Recycling plastic is not a quick fix

March 08, 2024

It is particularly important to recycle fossil-based plastics rather than incinerating them (thermal recycling) or dumping them in the environment after they have been used once. Mechanical recycling is most useful in environmental terms when the recycled material replaces as much primary material as possible. 2 But replacement of new plastics requires high-quality recycled material – and this is precisely where the problem lies. Chemicals can disrupt the recycling processIt is important to be aware that we produce and use a huge variety of different plastics. In a report for the UN Environment Programme, we identified up to 13,000 chemicals used in plastics.

It is particularly important to recycle fossil-based plastics rather than incinerating them (thermal recycling) or dumping them in the environment after they have been used once. In many municipalities in Switzerland, we can dispose of our plastic waste – or to describe it more accurately, our mixed household plastics – in one of the many collection bags for plastics, so that it can then be sorted by machine and recycled. 1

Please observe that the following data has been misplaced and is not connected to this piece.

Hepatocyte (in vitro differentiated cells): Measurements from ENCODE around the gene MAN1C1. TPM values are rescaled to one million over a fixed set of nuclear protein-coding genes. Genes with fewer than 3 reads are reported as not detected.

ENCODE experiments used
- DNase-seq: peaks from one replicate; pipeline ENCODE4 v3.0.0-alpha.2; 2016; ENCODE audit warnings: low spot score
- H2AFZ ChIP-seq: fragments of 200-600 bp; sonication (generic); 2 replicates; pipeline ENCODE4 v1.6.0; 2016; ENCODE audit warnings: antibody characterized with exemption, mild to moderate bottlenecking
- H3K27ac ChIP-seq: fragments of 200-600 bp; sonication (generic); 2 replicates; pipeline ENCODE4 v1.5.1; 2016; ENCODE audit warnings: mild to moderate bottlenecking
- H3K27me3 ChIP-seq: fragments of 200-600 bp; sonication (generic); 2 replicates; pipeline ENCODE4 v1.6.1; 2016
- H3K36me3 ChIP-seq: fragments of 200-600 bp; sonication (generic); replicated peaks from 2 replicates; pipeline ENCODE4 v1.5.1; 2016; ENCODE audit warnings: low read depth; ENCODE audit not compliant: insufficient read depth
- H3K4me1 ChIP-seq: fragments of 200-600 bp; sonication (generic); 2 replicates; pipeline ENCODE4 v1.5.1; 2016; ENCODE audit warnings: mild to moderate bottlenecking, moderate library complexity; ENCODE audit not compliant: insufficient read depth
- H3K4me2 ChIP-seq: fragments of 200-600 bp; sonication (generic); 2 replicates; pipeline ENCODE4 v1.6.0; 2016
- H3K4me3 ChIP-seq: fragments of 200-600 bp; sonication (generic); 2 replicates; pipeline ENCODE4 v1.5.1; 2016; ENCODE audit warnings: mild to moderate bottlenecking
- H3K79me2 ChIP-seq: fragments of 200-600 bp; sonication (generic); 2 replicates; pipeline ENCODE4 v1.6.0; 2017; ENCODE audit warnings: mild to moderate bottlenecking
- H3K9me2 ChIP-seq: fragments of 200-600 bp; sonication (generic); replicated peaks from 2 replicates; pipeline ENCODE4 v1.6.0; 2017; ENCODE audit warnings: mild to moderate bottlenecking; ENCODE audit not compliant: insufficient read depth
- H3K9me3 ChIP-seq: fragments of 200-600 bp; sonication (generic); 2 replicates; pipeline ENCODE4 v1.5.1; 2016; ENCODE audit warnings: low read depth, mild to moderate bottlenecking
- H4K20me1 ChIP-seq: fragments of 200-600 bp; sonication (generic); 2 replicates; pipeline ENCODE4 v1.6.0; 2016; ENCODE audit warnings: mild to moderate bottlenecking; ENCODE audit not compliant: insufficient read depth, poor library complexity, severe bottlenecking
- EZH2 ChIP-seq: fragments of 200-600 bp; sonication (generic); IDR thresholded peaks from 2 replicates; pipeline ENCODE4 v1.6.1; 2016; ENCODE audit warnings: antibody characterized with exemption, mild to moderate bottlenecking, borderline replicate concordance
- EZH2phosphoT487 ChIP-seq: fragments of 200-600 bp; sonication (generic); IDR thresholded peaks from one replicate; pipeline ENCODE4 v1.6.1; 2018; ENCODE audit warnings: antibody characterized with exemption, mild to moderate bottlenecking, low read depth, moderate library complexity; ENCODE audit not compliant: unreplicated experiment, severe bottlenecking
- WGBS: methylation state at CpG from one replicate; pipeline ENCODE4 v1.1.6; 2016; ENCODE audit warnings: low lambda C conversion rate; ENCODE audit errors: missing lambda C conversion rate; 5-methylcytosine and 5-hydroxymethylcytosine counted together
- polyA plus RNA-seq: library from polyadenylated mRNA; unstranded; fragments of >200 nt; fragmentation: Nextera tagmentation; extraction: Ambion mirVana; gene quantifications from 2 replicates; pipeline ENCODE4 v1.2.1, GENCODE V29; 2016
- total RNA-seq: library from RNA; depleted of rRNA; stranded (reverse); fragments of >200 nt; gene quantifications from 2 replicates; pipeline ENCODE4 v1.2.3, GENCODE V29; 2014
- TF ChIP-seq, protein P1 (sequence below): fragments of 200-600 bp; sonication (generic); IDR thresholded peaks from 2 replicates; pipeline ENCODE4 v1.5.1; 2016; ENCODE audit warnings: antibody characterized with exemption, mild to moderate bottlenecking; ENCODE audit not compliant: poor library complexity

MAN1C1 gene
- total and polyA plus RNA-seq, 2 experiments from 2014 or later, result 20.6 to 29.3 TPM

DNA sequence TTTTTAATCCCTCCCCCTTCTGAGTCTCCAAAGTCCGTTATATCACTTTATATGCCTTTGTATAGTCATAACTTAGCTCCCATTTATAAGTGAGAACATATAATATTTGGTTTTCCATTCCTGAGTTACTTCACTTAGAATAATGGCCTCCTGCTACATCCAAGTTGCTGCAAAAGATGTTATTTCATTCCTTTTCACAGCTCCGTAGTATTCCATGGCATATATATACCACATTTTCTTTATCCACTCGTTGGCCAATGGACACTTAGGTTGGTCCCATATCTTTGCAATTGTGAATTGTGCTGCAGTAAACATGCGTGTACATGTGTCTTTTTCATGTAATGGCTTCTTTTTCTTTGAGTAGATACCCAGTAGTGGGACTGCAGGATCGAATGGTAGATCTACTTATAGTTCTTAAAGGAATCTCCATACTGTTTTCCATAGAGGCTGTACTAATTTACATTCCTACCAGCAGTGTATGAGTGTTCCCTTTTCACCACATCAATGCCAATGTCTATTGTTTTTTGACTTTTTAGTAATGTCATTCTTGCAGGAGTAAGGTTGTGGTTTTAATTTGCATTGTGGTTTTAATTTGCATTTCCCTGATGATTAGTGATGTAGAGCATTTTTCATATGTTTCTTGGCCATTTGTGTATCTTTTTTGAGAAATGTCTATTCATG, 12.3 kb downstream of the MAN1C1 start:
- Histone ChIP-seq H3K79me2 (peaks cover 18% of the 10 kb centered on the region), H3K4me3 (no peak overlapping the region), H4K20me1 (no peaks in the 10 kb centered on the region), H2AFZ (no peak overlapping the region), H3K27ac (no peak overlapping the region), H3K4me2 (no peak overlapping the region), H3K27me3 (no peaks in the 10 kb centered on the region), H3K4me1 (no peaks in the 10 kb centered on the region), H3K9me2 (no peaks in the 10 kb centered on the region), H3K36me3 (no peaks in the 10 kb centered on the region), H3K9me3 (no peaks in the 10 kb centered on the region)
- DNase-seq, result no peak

However, the recycling process soon reaches its limits. Mechanical recycling is most useful in environmental terms when the recycled material replaces as much primary material as possible. This means that the CO2 emissions from production and incineration can be avoided and the plastic does not make its way into landfill or into the environment. 2 But replacement of new plastics requires high-quality recycled material – and this is precisely where the problem lies.

Chemicals can disrupt the recycling process

It is important to be aware that we produce and use a huge variety of different plastics. They consist of polymer chains that are made up of repeating monomer units and, depending on their intended purpose, contain many additional chemicals, including stabilisers, plasticisers and flame retardants, which give the plastics the necessary properties. In a report for the UN Environment Programme, we identified up to 13,000 chemicals used in plastics. 3 Many of these substances are potentially harmful to human health and to the environment. Nevertheless, in some cases they are not adequately regulated (see ETH News).

The source of this news is from ETH Zurich

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